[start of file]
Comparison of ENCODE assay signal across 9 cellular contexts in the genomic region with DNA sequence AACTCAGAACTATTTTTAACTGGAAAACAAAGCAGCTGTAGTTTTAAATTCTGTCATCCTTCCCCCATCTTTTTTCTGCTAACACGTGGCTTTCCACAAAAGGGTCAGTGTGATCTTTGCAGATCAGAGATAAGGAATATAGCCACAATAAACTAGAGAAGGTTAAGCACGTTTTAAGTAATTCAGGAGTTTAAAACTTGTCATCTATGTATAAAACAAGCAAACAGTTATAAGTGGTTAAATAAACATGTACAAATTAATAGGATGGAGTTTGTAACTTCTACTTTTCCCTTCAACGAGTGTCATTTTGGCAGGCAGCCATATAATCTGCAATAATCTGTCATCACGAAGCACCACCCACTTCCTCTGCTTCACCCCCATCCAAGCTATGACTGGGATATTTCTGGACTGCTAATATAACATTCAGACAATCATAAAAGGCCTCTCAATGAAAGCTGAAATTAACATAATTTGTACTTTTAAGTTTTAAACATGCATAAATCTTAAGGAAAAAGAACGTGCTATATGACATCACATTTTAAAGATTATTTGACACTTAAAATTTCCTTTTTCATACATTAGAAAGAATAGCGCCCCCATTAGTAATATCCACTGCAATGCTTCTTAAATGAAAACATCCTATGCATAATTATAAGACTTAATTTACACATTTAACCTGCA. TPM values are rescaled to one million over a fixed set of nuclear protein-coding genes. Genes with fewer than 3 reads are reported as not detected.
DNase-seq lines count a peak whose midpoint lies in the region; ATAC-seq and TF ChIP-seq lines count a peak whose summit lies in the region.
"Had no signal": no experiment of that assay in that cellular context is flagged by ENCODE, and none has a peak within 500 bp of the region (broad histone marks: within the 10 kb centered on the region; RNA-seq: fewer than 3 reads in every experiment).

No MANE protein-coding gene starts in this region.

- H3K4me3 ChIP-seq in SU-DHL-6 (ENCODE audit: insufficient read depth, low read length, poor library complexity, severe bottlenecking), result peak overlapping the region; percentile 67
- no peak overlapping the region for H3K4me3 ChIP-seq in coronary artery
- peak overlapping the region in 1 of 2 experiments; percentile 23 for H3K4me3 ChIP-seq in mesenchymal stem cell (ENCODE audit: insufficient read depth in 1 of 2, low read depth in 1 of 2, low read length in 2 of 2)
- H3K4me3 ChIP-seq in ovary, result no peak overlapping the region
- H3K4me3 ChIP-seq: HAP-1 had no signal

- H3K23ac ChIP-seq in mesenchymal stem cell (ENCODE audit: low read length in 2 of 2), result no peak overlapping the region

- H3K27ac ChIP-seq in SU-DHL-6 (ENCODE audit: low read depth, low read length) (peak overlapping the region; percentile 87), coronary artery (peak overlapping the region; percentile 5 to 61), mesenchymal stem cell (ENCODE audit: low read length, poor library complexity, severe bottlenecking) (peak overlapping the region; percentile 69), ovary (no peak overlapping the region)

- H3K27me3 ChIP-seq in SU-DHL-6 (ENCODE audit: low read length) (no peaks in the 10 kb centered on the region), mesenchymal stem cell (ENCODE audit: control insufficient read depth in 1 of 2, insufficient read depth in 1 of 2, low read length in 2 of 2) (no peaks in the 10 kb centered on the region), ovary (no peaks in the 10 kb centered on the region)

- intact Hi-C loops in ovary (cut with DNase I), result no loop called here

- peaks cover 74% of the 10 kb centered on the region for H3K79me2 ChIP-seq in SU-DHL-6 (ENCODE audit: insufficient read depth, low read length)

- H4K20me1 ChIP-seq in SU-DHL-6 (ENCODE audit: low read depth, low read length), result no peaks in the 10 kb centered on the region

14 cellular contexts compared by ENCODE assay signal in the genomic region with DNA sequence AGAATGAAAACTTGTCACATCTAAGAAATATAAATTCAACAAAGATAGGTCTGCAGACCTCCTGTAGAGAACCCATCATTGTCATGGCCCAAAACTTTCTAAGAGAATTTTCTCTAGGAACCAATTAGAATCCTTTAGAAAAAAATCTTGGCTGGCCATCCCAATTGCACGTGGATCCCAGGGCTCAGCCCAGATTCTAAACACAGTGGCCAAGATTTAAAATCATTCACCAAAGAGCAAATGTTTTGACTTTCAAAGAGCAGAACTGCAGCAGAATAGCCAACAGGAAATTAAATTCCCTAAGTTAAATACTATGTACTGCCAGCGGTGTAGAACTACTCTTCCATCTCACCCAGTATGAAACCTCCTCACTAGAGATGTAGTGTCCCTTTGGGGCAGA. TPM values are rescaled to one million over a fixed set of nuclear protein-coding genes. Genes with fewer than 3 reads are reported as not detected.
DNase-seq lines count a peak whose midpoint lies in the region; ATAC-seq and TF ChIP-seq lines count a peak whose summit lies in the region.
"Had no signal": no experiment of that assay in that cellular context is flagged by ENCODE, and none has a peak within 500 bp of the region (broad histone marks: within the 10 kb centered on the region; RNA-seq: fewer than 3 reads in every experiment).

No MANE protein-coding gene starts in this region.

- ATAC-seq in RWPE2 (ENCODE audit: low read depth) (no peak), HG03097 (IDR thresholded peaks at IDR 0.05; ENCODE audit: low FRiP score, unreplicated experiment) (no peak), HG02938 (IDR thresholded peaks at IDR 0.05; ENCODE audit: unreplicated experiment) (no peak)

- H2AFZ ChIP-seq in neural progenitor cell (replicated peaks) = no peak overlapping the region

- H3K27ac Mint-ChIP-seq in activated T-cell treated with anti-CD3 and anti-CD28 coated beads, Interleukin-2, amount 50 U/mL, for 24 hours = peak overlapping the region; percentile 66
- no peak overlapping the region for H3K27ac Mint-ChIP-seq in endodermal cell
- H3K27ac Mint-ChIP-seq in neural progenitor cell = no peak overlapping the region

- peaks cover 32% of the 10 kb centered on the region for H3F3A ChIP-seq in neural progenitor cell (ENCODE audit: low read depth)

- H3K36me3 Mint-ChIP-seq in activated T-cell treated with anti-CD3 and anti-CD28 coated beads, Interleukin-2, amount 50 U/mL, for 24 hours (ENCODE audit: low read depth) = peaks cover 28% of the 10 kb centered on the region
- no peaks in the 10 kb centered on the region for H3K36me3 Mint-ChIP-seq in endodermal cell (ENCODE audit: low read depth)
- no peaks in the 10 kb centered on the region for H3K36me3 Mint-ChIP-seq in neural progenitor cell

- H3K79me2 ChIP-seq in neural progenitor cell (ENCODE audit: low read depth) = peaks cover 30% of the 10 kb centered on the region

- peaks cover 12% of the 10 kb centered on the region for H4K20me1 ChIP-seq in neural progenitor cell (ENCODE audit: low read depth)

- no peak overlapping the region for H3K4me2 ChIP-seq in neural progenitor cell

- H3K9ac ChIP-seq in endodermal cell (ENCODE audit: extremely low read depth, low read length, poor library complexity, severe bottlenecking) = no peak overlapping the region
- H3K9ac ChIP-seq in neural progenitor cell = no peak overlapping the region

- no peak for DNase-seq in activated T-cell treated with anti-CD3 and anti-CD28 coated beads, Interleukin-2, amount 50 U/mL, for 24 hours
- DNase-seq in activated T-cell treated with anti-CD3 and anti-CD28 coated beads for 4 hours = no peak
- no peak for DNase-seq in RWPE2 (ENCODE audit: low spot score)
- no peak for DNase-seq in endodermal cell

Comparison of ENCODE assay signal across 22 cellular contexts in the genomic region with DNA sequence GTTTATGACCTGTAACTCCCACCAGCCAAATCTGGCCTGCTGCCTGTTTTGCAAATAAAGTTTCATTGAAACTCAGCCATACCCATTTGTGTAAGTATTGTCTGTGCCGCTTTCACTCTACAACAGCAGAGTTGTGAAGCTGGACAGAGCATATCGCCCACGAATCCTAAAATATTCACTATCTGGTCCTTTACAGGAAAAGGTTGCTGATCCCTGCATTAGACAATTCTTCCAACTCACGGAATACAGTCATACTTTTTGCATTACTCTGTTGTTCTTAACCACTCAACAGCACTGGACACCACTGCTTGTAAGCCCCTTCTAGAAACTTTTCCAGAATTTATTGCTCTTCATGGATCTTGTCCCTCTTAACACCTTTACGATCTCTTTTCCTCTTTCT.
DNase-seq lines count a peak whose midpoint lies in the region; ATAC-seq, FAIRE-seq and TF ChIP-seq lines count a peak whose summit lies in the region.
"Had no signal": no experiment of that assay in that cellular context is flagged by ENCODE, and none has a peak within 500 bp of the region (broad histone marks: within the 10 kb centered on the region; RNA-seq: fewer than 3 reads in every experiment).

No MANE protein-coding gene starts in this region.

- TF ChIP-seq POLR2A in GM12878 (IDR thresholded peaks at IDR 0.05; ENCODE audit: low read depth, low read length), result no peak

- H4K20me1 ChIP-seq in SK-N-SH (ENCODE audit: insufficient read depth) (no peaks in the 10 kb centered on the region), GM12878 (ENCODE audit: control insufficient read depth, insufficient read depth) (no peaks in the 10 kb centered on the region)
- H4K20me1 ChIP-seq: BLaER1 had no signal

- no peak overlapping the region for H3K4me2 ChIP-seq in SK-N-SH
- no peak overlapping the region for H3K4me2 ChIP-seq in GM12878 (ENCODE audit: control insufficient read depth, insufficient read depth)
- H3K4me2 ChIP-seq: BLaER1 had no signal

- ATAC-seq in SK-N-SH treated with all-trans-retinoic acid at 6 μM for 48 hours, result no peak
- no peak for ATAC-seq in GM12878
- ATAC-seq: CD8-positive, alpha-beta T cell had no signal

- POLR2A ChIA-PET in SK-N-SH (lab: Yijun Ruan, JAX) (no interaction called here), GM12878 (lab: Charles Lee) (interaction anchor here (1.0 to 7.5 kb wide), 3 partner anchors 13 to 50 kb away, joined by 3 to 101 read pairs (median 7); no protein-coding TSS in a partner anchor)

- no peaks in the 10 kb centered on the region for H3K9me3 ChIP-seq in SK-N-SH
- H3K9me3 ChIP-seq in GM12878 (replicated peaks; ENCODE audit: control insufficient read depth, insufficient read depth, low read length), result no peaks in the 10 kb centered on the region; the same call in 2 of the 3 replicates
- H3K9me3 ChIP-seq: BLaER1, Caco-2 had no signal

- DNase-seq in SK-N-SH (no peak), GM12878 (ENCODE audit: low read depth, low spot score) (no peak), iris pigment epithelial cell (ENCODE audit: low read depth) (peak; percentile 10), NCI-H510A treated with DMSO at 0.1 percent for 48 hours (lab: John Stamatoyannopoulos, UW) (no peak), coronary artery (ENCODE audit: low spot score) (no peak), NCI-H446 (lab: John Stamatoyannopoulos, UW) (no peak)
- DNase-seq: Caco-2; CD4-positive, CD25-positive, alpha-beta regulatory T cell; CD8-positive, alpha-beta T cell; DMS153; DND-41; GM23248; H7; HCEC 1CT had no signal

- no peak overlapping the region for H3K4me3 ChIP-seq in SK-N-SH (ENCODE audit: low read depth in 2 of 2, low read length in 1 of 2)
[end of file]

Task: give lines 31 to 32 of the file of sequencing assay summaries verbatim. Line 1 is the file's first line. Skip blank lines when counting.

- no peak overlapping the region for H3K4me2 ChIP-seq in neural progenitor cell

- H3K9ac ChIP-seq in endodermal cell (ENCODE audit: extremely low read depth, low read length, poor library complexity, severe bottlenecking) = no peak overlapping the region